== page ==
Van driver fatigue cause of many accidents

National Highways has launched a series of ‘Toolbox Talks’ videos to raise awareness of vital safety and compliance issues with van drivers, one of the subjects featured is driver fatigue. One in five incidents is caused by tiredness and 40% of such incidents involve a commercial vehicle.
Most of van drivers have felt sleepy at the wheel at some point so it’s something we all need to take extremely seriously.

Fatigued drivers are far more likely to:

  • Respond emotionally rather than rationally when driving
  • Have poor lane discipline
  • Have fluctuating speed
  • Have poorer reaction times and coordination

Causes of Fatigue

Many factors can contribute to driver fatigue.

Long Driving Hours
Driving continuously for two hours of more can lead to your concentration starting to deteriorate. You will be less aware of the road situation and slower to react to hazards, which increases the risk of an accident. Stopping for breaks every 2 hours will help to keep you alert and aware on the road.
Getting out of the van during breaks and walking around can help keep you alert. 

Stress is well known to cause tiredness and issues with concentration. Mitigating stress can be difficult, but it can help to plan your route and set off early so that you aren’t rushing to reach your destination. Taking advantage of the van’s radio or music system can also help you stay relaxed in the driving seat.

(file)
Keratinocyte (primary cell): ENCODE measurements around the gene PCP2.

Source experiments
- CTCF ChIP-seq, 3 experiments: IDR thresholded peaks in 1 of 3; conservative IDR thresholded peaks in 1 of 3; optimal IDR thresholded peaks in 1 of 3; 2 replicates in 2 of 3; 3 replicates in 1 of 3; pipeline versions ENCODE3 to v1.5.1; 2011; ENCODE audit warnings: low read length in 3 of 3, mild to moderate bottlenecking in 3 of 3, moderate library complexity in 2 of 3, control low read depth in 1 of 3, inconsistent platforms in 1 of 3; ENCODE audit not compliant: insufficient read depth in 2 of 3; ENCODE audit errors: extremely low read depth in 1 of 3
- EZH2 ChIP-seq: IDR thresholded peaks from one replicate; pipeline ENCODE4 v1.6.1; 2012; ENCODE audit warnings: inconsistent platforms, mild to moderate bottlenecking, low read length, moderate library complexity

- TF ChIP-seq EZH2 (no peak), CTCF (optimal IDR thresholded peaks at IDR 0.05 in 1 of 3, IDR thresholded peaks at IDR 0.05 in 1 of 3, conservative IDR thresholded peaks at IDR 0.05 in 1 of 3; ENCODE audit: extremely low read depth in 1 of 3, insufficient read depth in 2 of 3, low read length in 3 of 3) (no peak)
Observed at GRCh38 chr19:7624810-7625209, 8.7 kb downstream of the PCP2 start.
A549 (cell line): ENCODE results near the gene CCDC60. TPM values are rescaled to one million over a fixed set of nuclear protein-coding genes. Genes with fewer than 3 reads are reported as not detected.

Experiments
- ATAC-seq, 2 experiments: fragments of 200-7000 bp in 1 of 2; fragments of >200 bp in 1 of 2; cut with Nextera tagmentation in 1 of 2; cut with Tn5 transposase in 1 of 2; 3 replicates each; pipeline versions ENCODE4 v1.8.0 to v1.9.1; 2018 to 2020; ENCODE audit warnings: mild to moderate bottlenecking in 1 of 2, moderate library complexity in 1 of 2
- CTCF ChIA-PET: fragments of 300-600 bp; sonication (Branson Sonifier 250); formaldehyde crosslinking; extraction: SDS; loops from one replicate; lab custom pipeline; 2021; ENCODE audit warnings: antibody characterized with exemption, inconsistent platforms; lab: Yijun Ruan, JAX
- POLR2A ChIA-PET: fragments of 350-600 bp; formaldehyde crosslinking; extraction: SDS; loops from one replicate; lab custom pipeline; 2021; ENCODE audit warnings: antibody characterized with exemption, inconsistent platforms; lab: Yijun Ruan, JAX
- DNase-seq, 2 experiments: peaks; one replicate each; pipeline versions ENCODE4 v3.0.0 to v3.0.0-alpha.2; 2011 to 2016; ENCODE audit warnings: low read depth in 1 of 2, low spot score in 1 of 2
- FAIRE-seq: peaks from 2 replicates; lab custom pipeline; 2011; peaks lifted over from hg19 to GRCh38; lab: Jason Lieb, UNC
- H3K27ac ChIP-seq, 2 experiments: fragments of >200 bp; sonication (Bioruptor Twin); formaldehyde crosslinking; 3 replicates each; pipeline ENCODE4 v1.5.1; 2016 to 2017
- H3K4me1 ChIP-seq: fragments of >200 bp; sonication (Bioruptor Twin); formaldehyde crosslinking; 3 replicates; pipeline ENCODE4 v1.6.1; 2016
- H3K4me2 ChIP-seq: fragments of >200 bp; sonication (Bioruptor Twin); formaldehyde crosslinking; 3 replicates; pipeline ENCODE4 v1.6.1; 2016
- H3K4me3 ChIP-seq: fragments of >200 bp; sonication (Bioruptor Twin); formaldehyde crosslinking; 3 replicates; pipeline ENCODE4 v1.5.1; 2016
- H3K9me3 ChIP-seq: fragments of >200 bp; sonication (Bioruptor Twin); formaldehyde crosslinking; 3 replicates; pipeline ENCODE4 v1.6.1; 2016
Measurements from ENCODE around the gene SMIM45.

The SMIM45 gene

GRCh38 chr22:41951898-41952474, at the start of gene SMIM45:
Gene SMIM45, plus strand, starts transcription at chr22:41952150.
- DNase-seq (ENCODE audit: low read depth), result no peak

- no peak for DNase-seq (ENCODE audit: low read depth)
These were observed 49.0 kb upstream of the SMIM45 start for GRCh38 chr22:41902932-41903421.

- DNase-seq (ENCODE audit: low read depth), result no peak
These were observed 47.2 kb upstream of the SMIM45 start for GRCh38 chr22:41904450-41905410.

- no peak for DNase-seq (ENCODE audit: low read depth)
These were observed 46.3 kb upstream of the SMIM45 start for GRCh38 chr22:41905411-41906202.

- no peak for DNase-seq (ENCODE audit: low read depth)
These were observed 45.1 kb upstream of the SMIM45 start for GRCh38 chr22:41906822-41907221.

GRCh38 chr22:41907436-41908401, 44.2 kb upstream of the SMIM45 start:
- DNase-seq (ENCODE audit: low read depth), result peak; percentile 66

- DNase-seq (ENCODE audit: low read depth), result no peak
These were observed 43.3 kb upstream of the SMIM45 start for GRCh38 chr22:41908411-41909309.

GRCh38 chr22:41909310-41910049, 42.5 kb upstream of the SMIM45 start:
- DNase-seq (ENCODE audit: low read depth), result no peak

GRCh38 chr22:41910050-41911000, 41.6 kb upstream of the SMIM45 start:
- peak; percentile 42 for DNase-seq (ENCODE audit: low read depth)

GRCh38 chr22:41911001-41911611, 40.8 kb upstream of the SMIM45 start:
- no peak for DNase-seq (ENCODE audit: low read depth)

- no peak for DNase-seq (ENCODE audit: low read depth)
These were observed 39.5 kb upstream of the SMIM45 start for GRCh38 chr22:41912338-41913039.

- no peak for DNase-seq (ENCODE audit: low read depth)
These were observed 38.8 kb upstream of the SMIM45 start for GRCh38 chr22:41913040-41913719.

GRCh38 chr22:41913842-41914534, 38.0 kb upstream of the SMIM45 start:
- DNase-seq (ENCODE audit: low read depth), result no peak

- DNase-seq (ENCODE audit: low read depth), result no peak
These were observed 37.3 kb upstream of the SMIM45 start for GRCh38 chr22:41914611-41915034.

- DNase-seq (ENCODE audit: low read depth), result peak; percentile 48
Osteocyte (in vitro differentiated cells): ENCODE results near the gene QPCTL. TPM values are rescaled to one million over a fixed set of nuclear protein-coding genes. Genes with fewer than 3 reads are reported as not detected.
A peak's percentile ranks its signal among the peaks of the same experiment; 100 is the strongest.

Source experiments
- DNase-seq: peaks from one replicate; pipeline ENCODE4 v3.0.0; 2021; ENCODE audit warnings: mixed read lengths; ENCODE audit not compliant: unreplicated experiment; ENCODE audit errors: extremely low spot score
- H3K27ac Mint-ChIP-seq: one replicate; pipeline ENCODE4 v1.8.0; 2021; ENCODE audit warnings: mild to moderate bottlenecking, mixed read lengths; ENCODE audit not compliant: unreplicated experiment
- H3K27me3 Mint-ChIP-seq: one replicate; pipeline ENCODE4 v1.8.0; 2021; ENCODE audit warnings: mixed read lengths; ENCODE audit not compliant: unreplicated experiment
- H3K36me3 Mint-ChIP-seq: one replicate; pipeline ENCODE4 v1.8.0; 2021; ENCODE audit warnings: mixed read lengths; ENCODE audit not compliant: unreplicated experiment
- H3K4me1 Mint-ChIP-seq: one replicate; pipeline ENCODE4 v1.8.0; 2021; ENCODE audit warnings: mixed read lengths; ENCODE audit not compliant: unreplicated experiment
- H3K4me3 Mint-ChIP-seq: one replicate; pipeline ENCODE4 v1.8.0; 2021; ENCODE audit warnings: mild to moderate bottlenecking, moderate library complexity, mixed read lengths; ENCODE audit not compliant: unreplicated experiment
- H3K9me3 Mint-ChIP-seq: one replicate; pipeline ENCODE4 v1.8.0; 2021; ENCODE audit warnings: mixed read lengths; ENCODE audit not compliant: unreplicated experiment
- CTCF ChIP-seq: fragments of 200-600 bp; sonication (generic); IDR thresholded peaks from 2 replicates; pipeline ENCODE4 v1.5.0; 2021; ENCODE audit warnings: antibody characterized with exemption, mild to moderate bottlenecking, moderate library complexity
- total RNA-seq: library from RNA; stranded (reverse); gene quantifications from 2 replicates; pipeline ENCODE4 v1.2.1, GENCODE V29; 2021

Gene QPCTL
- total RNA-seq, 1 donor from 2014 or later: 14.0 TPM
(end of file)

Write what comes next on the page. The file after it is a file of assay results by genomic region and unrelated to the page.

Lack of Sleep
Low or interrupted sleep will leave you tired before you start your day. There are many reasons for poor sleep, including busy schedules, sleep disorders, or a new baby in the family.

Time of Day
Research has shown that van drivers are more likely to fall asleep at the wheel in the early morning (between 2am and 6am) and early afternoon (between 2pm and 4pm). Night driving in general can be tiring if you are not accustomed to it. Be aware of this and try and plan a rest stop during this time.

Vehicle Comforts

Perhaps counter-intuitively, having a van with a lot of added features can contribute to tiredness. Modern vans are now fitted with a lot of comforts and labour-saving devices (lane-assist, cruise control, and so on) that make driving a lot easier than it used to be. This can relax you a little too much, in that your attention could wander from the road.

To counter this, a lot of vans have a driver attention alert system that monitors your activity and lets you know if it thinks you aren’t paying attention.

The only real way to combat drowsiness is to sleep. If you can feel yourself actually nodding off, pull over somewhere safe. No destination or deadline is worth the risk. There are, however, a few things you can do to help reduce the risk of fatigue setting in.

  • Get a good night’s sleep before you set off
  • Avoid eating huge, filling meals that will make you feel more drowsy
  • If possible, try to share the driving on night journeys
  • Make sure the cab isn’t too warm
  • Put something engaging and lively on the radio
  • On your break, drink two strong caffeine drinks and take a nap for 15 minutes